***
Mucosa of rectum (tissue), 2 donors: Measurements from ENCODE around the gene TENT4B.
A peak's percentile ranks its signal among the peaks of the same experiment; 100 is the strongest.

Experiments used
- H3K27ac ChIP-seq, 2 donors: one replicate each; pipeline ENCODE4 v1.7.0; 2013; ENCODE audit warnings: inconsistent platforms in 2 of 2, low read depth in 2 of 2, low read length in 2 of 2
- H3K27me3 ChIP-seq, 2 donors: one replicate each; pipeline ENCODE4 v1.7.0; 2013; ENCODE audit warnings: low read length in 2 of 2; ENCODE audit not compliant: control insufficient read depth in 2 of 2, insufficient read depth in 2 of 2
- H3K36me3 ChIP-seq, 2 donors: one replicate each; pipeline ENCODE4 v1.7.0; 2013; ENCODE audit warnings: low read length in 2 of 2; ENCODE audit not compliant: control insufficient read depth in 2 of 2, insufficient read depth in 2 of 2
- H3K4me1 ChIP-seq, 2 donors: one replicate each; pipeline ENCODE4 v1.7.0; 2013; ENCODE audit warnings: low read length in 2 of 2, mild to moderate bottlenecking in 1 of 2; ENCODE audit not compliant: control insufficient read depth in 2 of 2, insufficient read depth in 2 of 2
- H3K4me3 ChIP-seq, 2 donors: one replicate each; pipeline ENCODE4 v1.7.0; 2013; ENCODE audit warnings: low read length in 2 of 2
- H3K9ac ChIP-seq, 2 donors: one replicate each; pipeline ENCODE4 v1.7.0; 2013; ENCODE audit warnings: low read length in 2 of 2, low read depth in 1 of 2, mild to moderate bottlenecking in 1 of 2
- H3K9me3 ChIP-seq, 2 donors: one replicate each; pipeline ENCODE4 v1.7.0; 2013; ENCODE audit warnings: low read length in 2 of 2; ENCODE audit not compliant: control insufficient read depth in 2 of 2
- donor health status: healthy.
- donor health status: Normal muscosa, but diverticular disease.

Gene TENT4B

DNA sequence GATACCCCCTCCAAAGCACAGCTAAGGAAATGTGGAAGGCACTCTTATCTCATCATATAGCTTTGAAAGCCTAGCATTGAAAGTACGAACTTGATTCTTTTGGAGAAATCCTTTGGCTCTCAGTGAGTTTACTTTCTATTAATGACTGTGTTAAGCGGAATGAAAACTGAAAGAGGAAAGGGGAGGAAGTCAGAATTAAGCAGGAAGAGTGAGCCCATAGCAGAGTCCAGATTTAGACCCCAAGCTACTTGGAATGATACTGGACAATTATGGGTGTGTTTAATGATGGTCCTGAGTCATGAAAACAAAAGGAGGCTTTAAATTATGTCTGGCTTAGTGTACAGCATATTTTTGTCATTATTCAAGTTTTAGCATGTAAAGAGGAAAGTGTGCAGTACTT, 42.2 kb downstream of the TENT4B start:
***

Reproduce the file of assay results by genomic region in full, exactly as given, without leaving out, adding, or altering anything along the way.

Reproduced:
Mucosa of rectum (tissue), 2 donors: Measurements from ENCODE around the gene TENT4B.
A peak's percentile ranks its signal among the peaks of the same experiment; 100 is the strongest.

Experiments used
- H3K27ac ChIP-seq, 2 donors: one replicate each; pipeline ENCODE4 v1.7.0; 2013; ENCODE audit warnings: inconsistent platforms in 2 of 2, low read depth in 2 of 2, low read length in 2 of 2
- H3K27me3 ChIP-seq, 2 donors: one replicate each; pipeline ENCODE4 v1.7.0; 2013; ENCODE audit warnings: low read length in 2 of 2; ENCODE audit not compliant: control insufficient read depth in 2 of 2, insufficient read depth in 2 of 2
- H3K36me3 ChIP-seq, 2 donors: one replicate each; pipeline ENCODE4 v1.7.0; 2013; ENCODE audit warnings: low read length in 2 of 2; ENCODE audit not compliant: control insufficient read depth in 2 of 2, insufficient read depth in 2 of 2
- H3K4me1 ChIP-seq, 2 donors: one replicate each; pipeline ENCODE4 v1.7.0; 2013; ENCODE audit warnings: low read length in 2 of 2, mild to moderate bottlenecking in 1 of 2; ENCODE audit not compliant: control insufficient read depth in 2 of 2, insufficient read depth in 2 of 2
- H3K4me3 ChIP-seq, 2 donors: one replicate each; pipeline ENCODE4 v1.7.0; 2013; ENCODE audit warnings: low read length in 2 of 2
- H3K9ac ChIP-seq, 2 donors: one replicate each; pipeline ENCODE4 v1.7.0; 2013; ENCODE audit warnings: low read length in 2 of 2, low read depth in 1 of 2, mild to moderate bottlenecking in 1 of 2
- H3K9me3 ChIP-seq, 2 donors: one replicate each; pipeline ENCODE4 v1.7.0; 2013; ENCODE audit warnings: low read length in 2 of 2; ENCODE audit not compliant: control insufficient read depth in 2 of 2
- donor health status: healthy.
- donor health status: Normal muscosa, but diverticular disease.

Gene TENT4B

DNA sequence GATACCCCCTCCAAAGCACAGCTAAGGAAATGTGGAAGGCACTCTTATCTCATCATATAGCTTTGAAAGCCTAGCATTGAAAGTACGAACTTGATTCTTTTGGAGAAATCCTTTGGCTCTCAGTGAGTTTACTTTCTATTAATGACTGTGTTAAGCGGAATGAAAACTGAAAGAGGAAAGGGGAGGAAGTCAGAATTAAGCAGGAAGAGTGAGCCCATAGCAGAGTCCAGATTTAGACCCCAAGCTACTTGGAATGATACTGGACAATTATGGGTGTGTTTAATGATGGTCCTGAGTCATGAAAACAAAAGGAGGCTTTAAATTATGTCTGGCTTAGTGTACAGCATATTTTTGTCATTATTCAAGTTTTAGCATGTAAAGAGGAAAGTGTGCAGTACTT, 42.2 kb downstream of the TENT4B start: